Platelet reactivity predicts ischemic outcomes in patients who undergo percutaneous coronary intervention (PCI), but the correlation of heightened platelet response with bleeding has not been characterized. The aim of this study was to evaluate whether low platelet reactivity by point-of-care measurement after clopidogrel administration correlates with bleeding complications of PCI. A total of 310 patients receiving clopidogrel before PCI were prospectively enrolled. Platelet reactivity was measured with the Verify Now P2Y12 assay. The primary end point was the 30-day incidence of major bleeding or entry-site complications according to quartile distribution of P2Y12 reaction units (PRU). The primary end point occurred more frequently in patients with preprocedural PRU levels in the lowest quartile compared to those in the highest quartile (10.1% vs 1.3%, p = 0.043), due mainly to entry-site hemorrhages. Absolute PRU levels were lower in patients with major bleeding (171 +/- 49 vs 227 +/- 68 in patients without, p = 0.002). On multivariate analysis, pre-PCI PRU levels in the first quartile were associated with a 4.5-fold increased risk for major bleeding (odds ratio 4.5, 95% confidence interval 1.9 to 25.9, p = 0.01). By receiver-operating characteristic curve analysis, the optimal cutoff for the primary end point was a pre-PCI PRU value <= 189 (area under the curve 0.76, 95% confidence interval 0.66 to 0.87, p = 0.001). In conclusion, this study suggests that an enhanced response to clopidogrel may be associated with higher risk for early major bleeding or entry-site complications in patients who undergo PCI. Point-of-care monitoring of platelet reactivity after clopidogrel administration may help identify patients in whom individualized strategies are indicated to limit bleeding complications after coronary intervention. (C) 2011 Elsevier Inc. All rights reserved. (Am J Cardiol, 2011;107:995-1000)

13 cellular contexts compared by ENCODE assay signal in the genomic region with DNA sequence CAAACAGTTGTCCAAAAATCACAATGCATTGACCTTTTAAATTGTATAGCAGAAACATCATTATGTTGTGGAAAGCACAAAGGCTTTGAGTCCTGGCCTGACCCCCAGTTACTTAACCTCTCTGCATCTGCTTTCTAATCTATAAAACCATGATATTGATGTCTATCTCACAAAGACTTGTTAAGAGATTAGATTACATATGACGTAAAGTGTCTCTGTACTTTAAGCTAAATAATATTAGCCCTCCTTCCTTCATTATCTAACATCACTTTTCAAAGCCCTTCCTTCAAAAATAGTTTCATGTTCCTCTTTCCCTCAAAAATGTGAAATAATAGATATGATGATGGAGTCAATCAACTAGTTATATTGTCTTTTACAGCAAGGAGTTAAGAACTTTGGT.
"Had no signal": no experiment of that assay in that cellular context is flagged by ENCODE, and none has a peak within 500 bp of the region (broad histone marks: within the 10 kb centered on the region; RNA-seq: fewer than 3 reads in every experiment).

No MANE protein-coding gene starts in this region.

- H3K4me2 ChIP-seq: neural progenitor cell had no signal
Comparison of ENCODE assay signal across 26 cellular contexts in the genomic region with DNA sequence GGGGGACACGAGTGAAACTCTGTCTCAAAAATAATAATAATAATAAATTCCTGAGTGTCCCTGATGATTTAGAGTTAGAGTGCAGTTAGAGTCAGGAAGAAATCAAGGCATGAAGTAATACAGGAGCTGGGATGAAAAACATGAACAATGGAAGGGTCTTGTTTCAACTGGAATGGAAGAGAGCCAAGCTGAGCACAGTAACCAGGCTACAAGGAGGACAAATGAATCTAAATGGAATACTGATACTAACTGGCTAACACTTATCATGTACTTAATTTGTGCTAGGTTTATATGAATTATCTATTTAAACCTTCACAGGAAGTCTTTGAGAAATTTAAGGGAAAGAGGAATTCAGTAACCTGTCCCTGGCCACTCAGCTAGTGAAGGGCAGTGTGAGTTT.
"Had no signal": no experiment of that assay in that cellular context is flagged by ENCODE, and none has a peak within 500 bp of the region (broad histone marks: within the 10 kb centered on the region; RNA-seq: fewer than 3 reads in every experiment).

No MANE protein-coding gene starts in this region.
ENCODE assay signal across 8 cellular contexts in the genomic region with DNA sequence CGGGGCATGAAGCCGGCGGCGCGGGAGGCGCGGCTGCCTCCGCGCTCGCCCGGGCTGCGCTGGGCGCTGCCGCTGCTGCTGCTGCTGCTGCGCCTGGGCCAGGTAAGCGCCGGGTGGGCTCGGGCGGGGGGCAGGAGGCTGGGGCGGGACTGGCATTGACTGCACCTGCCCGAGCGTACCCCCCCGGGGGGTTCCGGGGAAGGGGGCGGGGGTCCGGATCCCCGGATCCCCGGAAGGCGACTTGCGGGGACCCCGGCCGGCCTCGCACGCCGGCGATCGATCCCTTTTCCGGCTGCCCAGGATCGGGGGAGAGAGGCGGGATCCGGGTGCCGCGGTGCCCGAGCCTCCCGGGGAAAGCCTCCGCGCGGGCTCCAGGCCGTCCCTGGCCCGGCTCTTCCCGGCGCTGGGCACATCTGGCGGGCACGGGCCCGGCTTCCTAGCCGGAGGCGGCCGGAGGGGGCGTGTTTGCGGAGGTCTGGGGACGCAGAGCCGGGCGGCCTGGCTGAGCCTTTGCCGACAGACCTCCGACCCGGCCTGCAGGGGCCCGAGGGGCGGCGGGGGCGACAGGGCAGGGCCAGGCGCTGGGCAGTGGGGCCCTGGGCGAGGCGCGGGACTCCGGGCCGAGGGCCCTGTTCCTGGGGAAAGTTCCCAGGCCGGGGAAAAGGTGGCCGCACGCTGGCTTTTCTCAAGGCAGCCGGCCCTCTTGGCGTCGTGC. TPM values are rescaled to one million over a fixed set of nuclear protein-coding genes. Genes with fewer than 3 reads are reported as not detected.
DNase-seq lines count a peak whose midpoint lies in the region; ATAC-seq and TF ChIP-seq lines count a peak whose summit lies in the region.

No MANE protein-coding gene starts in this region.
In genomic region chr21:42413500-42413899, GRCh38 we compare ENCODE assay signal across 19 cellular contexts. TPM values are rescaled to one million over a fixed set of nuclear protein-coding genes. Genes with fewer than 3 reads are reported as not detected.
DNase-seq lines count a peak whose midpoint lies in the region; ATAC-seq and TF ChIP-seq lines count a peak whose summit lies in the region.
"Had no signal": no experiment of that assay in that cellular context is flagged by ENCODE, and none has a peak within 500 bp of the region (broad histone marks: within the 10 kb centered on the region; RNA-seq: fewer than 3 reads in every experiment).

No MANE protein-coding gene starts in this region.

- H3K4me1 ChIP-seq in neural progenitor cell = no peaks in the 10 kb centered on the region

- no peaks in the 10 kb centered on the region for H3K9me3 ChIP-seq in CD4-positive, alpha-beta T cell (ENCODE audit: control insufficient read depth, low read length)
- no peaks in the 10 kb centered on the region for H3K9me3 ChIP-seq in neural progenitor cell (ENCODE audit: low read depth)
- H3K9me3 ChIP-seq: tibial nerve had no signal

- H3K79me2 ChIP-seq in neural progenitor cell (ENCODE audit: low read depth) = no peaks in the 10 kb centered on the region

Usefulness of Platelet Response to Clopidogrel by Point-of-Care Testing to Predict Bleeding Outcomes in Patients Undergoing Percutaneous Coronary Intervention (from the Antiplatelet Therapy for Reduction of Myocardial Damage During Angioplasty-Bleeding Study)

Patti G;
2011-01-01

Abstract

Platelet reactivity predicts ischemic outcomes in patients who undergo percutaneous coronary intervention (PCI), but the correlation of heightened platelet response with bleeding has not been characterized. The aim of this study was to evaluate whether low platelet reactivity by point-of-care measurement after clopidogrel administration correlates with bleeding complications of PCI. A total of 310 patients receiving clopidogrel before PCI were prospectively enrolled. Platelet reactivity was measured with the Verify Now P2Y12 assay. The primary end point was the 30-day incidence of major bleeding or entry-site complications according to quartile distribution of P2Y12 reaction units (PRU). The primary end point occurred more frequently in patients with preprocedural PRU levels in the lowest quartile compared to those in the highest quartile (10.1% vs 1.3%, p = 0.043), due mainly to entry-site hemorrhages. Absolute PRU levels were lower in patients with major bleeding (171 +/- 49 vs 227 +/- 68 in patients without, p = 0.002). On multivariate analysis, pre-PCI PRU levels in the first quartile were associated with a 4.5-fold increased risk for major bleeding (odds ratio 4.5, 95% confidence interval 1.9 to 25.9, p = 0.01). By receiver-operating characteristic curve analysis, the optimal cutoff for the primary end point was a pre-PCI PRU value <= 189 (area under the curve 0.76, 95% confidence interval 0.66 to 0.87, p = 0.001). In conclusion, this study suggests that an enhanced response to clopidogrel may be associated with higher risk for early major bleeding or entry-site complications in patients who undergo PCI. Point-of-care monitoring of platelet reactivity after clopidogrel administration may help identify patients in whom individualized strategies are indicated to limit bleeding complications after coronary intervention. (C) 2011 Elsevier Inc. All rights reserved. (Am J Cardiol, 2011;107:995-1000)
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Utilizza questo identificativo per citare o creare un link a questo documento: https://hdl.handle.net/11697/127465
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